What is Sulphur? - Chemical Elements
Quatr.us answers questions
Upgrade /Log in
Options /Log out
Print
About
Africa
Egypt
Mesopotamia
Early Europe
Greece
Rome
China
India
Central Asia
Medieval
Islamic Empire
Native Americans
S./Central America
American History
Biology
Chemistry
Geology
Math
Physics
Weather
Food
Judaism
Christianity
Home

What is Sulphur?

Sulphur diagram
Diagram of a sulphur atom

Sulphur atoms fall near the middle of the scale: they are heavier than silicon but lighter than iron. Every atom of sulphur has 16 protons and 16 neutrons. Like silicon and iron, all atoms of sulphur are made inside stars that are getting older and have used up most of their fuel but have not yet turned into supernovas. When the star does turn into a supernova, it shoots out the sulphur, and some of it becomes part of planets like Earth. We also know that there's a lot of sulphur on Io, one of the moons of Jupiter.

Sulphur rock

Here on Earth, sulphur usually looks like a soft yellow rock. There's a lot of sulphur in egg yolks, which is part of what makes the yolks yellow, and if you smell a cooked egg yolk it will smell like hydrogen sulfide - a molecule of hydrogen and sulphur atoms. It's the sulphur that makes rotten eggs smell so bad, too. The reason egg yolks have so much sulphur is that all living cells, both plants and animals, are made partly of sulphur, so when the egg is growing into a new baby, that baby has to use a lot of sulphur to grow.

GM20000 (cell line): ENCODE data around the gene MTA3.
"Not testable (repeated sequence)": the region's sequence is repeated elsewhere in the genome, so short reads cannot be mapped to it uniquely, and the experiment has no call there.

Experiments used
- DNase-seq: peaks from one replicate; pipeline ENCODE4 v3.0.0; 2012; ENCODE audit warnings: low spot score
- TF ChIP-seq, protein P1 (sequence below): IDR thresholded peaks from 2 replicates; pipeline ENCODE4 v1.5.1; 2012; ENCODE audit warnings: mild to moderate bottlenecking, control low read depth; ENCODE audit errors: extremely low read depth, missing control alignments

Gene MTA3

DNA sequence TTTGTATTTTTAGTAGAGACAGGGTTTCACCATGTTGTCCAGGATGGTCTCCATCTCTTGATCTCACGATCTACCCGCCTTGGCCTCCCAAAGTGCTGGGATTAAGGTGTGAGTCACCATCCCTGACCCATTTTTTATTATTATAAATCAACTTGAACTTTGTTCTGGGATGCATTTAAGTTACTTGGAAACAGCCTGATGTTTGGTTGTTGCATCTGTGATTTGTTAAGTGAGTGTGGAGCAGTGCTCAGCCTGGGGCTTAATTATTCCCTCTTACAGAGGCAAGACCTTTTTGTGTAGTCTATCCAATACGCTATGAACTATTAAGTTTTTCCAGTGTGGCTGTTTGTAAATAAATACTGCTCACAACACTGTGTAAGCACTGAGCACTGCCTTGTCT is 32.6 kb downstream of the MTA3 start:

Where do we get sulphur? Men digging up
sulphur from a volcano in Indonesia

Digging up sulfur is hard and dangerous work. Men climb up to the edge of volcanoes and dig up the sulphur there and carry it down from the volcano in baskets.

Learn by doing - Sulphur matches and eggs

Bibliography and further reading:

Phosphorus
Chemistry
Kidipede home


Professor Carr

Karen Eva Carr, PhD.
Assoc. Professor Emerita, History
Portland State University

Professor Carr holds a B.A. with high honors from Cornell University in classics and archaeology, and her M.A. and PhD. from the University of Michigan in Classical Art and Archaeology. She has excavated in Scotland, Cyprus, Greece, Israel, and Tunisia, and she has been teaching history to university students for a very long time.

Professor Carr's PSU page

Help support Quatr.us!

Quatr.us (formerly "History for Kids") is entirely supported by your generous donations and by our sponsors. Most donors give about $10. Can you give $10 today to keep this site running? Or give $50 to sponsor a page?

With Mother's Day coming up, remember the Mother Goddesses: Mut, Isis, Gaia, Hera, Demeter, Parvati, and the Corn Mother. And honor powerful mothers: Ankhesenpepi II, Agrippina, Wu Chao, Blanche of Castile, Catherine de' Medici, Hamida Banu and Nur Jahan, Nurbanu Sultan, Sofia Baffo, Xiaozhuang, Anne of Austria. A great Mother's Day story: Kleobis and Biton.